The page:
tentage, clothing, winter equipment, rations and medical expenses, and the magnitude of the problem becomes clear. As an example, in 1987 some 30-35 million rupees ($1.5 million) were required monthly for the movement of stores inside Pakistan and Afghanistan.
All this was money spent in Pakistan or Afghanistan, but the bulk of the CIA/Saudi Arabian funds was spent outside these countries, buying arms and ammunition. The system worked like this. In advance of the US annual budget allocations the CIA would give us a suggested list of types and quantities of arms that they considered we needed. I would examine this, but as I was never told either the amount of money available or the cost of the various weapons, it was impossible to alter the lists other than by guessing whether the changes were within, or over, the allocation. If we overshot we had to review our needs again. More time wasted.
A never-ending source of friction between ourselves and the CIA arose over their apparent total ignorance of military logistics. At times even basic common sense seemed lacking. Invariably we wasted days, if not weeks, going through their lists pointing out errors and inconsistencies. They seldom related our ammunition needs to the weapons. For example, it was agreed that as a rule twenty rockets would be provided for every RPG-7 launcher purchased. In 1985 we were to receive 10,000 RPGs along with 200,000 rockets, but our CIA friends in Washington failed to take into account all the RPGs we had already received since 1980 (less an annual wastage rate of 15 per cent). It had not occurred to them that we needed ammunition for them as well. Similarly with anti-aircraft ammunition, the CIA lists were often woefully inadequate as no account was taken of the very high rate of fire of these weapons. So much time and effort could have been saved had the CIA given us a ceiling on funds, some idea of costs, and left us to prepare our annual requirements taking into account existing stocks, operational needs and wastage. Alas, that was not to happen.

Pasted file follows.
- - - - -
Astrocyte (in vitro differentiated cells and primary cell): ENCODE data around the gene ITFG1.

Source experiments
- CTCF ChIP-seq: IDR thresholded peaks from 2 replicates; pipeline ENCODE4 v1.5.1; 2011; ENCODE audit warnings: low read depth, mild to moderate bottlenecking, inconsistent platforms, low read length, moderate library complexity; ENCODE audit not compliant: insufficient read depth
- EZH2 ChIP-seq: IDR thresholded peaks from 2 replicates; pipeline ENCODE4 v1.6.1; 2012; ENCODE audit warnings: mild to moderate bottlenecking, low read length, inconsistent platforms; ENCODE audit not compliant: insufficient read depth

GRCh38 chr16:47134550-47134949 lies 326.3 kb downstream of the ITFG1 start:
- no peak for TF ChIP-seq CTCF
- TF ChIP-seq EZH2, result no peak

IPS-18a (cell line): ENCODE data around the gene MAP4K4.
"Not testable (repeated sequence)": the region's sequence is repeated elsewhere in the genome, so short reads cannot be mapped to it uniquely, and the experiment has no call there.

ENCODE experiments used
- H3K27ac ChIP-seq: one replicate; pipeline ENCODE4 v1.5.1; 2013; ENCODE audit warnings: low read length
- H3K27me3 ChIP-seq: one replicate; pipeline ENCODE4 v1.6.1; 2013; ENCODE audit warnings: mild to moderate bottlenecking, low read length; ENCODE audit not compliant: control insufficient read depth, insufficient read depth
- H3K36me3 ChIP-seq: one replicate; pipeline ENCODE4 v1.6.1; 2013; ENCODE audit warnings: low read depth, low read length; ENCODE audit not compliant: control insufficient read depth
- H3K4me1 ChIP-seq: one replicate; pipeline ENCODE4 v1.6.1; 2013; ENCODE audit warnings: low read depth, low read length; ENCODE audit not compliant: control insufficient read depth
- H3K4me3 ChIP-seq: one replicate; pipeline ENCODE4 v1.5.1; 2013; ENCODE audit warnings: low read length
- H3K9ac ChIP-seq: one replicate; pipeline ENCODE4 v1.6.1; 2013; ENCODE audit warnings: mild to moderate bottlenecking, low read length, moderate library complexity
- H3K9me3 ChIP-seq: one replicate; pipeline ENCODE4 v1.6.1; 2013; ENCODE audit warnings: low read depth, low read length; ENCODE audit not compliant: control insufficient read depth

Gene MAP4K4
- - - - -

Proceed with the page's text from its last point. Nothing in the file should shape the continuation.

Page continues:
Having agreed what was wanted, it was up to the CIA to provide it. They had to purchase all the items and get them by ship to Karachi or, for a small proportion, by air to Islamabad. Until 1985 it was a firm policy that only communist block weapons could be bought. This was part of pretending that the West, and America in particular, were not backing the Mujahideen with material assistance. So the CIA buyers with their shopping lists were limited as to sources. During 1983 approximately 10,000 tons were received, rising to 65,000 tons in 1987. The type of weapons purchased ranged from small arms through to anti-tank and anti-aircraft (AA) rocket launchers and guns.
The great bulk came from China, Egypt, and later on from Israel. I had no idea that Israel was a source until quite recently, as, had it been known, there would have been considerable trouble with the Arab nations. It would not have been acceptable to wage a Jehad with weapons bought from Israel.

These were weapons that had been captured in large quantities during Israel’s invasion of the Lebanon and which they were delighted to sell. That the Americans spent funds in Israel is not surprising, but they were careful to conceal the source from us.
The CIA would arrange and pay for shipment to Karachi, notifying us of arrival dates. Once the vessel docked the ISI took over storage and distribution. It has often been stated in the world press that China supplied arms overland via the Karakoram highway, the old Silk Route. This is not so. Not one bullet came that way, although that was the route used to bring us hundreds of mules. On occasion arms would be flown to Islamabad in Chinese, American, Saudi or PAF planes. For some reason Saudi aircraft never kept to their schedules and caused endless problems for our planes going to pick up cargo in Saudi Arabia, so we were forced to stop all such flights and rely on the USAF. Not that Saudi Arabia actually supplied weapons, but it was at times used as a trans-shipment point. I believe that the Americans later switched to Cairo, which was used by some aircraft when carrying Egyptian arms.